The mission includes providing care services to assist people with ALS and their families through a network of chapters working in communities across the nation and a global research program focused on the discovery of treatments and eventually a cure for the disease. In addition, The Association’s public policy efforts empower people to advance public policies in our nation’s Capital that respond to the needs of people with ALS.
How transparent is the organization? What results are they getting with their programs and services? How much of the organizations budget is actually going to the mission (the programs and services) and how much to overhead costs? A good rule of thumb is that 75% of the budget should be going towards programs and services. Charity Navigator is a great resource for some baseline research into nonprofit organizations, and they rank The ALS Association very favorably.
What about research funding?
On a larger scale, research funding is being cut across the board. This impacts researchers working to find a cure for diseases like ALS, but also cancer, Parkinson’s, heart disease, and so much more. With a 2014 budget of $30.15 billion, the National Institutes of Health has what sounds like a lot of money to work with. But these research trials are not cheap, especially for these major issues. As such, the NIH is able to fund only one in six research proposals, per the organization’s Director in a recent interview with USA Today. Combining inflation with a decreased budget, “the NIH budget has lost 25% of its purchasing power in the last decade” (5). Supporting The ALS Association is fantastic, but to find a cure, we need research funding which is going to come from our elected officials. Empower yourself to contact your representatives and ask they would support increases in NIH funding. In this election year, take the time to research your candidates and support those who will work to bring change in this area. Research for these diseases will not succeed without the federal funding to support it, and without the research, there will be no cures.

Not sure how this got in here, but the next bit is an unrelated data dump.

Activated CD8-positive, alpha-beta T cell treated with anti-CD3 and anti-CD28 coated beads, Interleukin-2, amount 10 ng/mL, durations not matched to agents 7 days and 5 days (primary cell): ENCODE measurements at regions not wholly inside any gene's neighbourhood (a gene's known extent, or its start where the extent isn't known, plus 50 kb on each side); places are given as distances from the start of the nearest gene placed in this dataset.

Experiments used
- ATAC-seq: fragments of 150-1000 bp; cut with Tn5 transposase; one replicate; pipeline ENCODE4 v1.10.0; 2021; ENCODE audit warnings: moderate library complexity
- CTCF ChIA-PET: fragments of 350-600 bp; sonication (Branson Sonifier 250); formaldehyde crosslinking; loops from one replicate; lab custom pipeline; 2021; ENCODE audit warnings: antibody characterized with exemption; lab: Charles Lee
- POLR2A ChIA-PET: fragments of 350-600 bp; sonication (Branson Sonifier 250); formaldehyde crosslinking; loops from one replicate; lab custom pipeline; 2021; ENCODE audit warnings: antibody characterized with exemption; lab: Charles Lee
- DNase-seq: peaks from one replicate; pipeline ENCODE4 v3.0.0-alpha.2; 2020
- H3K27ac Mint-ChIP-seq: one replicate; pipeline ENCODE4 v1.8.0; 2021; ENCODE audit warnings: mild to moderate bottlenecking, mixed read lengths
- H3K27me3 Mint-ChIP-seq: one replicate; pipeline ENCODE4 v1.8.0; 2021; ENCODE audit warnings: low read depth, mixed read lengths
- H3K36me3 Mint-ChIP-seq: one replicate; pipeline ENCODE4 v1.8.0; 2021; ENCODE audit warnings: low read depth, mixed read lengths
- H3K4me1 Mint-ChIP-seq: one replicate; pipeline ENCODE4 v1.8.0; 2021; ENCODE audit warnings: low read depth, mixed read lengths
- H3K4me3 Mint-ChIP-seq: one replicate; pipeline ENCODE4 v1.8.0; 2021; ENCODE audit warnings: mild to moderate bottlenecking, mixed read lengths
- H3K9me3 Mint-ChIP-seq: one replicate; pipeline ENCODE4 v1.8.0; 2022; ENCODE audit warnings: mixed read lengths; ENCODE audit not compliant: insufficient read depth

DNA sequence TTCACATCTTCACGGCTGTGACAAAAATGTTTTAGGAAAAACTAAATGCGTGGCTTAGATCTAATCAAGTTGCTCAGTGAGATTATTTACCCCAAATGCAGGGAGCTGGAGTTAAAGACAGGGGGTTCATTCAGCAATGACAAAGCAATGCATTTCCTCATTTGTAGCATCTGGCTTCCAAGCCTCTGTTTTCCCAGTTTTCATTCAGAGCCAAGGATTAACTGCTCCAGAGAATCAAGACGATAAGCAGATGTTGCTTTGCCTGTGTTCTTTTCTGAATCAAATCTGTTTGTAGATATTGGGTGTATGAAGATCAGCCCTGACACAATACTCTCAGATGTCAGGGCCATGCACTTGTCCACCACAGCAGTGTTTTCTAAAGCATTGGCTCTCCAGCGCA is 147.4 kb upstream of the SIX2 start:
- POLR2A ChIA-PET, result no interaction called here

What about the water?
Finally, while I think ALS is a very worthwhile cause, I would urge people to also consider donating to a cause related to water such as 20 Liters or charity: water because while we’re dumping buckets of perfectly good water over our heads, the state of California is currently experience a drought and almost 800 million people around the world don’t have access to clean water. For perspective, that’s 21 times the population of California. So yes, we’re raising awareness about ALS, but at what expense to those around the world?
Ultimately, before jumping onboard the bandwagon of the #icebucketchallenge (or any similar trend), I encourage you to take a few minutes to really look into what it’s all about.
Sources: (1) The ALS Association, (2) Mayo Clinic, (3) National Institute of Neurological Disorders and Stroke, (4) ALS Therapy Institute, (5) USA Today